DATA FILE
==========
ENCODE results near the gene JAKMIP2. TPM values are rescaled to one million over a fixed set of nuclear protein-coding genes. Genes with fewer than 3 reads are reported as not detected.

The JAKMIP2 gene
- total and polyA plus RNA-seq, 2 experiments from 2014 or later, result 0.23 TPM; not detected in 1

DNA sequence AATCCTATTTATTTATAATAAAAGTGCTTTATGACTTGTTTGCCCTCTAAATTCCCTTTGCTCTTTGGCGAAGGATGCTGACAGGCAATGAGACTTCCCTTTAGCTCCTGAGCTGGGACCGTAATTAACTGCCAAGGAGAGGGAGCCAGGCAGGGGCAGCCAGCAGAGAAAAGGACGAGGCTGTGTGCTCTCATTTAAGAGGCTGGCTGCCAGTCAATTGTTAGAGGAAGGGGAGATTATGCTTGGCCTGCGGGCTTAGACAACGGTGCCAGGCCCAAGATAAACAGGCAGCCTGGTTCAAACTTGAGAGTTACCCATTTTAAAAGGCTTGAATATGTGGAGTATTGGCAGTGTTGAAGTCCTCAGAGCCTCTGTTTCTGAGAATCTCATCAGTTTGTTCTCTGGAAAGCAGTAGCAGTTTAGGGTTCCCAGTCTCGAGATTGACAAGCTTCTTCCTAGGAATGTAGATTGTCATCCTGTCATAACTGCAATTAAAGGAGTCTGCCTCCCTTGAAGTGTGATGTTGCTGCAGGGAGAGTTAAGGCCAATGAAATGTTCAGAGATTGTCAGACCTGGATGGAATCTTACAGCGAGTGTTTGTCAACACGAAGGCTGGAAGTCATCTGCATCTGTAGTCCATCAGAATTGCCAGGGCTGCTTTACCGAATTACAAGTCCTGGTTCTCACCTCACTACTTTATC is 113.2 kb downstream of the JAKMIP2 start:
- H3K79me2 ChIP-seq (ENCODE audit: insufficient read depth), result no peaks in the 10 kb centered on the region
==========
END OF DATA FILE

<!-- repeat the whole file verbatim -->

ENCODE results near the gene JAKMIP2. TPM values are rescaled to one million over a fixed set of nuclear protein-coding genes. Genes with fewer than 3 reads are reported as not detected.

The JAKMIP2 gene
- total and polyA plus RNA-seq, 2 experiments from 2014 or later, result 0.23 TPM; not detected in 1

DNA sequence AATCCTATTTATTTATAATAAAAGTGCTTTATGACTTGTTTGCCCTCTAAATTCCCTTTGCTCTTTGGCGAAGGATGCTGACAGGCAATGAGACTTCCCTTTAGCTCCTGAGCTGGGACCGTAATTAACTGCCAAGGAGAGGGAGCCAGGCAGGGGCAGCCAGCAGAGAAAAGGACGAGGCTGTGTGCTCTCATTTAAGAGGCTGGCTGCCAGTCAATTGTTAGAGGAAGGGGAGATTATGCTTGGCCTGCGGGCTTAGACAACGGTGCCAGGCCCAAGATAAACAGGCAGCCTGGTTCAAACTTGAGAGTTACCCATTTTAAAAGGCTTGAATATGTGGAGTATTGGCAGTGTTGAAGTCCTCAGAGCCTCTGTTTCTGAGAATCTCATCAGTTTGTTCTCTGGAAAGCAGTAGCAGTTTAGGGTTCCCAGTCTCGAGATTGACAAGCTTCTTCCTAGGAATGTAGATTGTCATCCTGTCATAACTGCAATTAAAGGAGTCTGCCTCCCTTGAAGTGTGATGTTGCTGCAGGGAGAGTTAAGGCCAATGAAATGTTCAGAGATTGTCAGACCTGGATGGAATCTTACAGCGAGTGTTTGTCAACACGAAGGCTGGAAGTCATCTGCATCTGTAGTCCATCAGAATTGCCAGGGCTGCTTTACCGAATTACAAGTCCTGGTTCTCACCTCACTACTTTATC is 113.2 kb downstream of the JAKMIP2 start:
- H3K79me2 ChIP-seq (ENCODE audit: insufficient read depth), result no peaks in the 10 kb centered on the region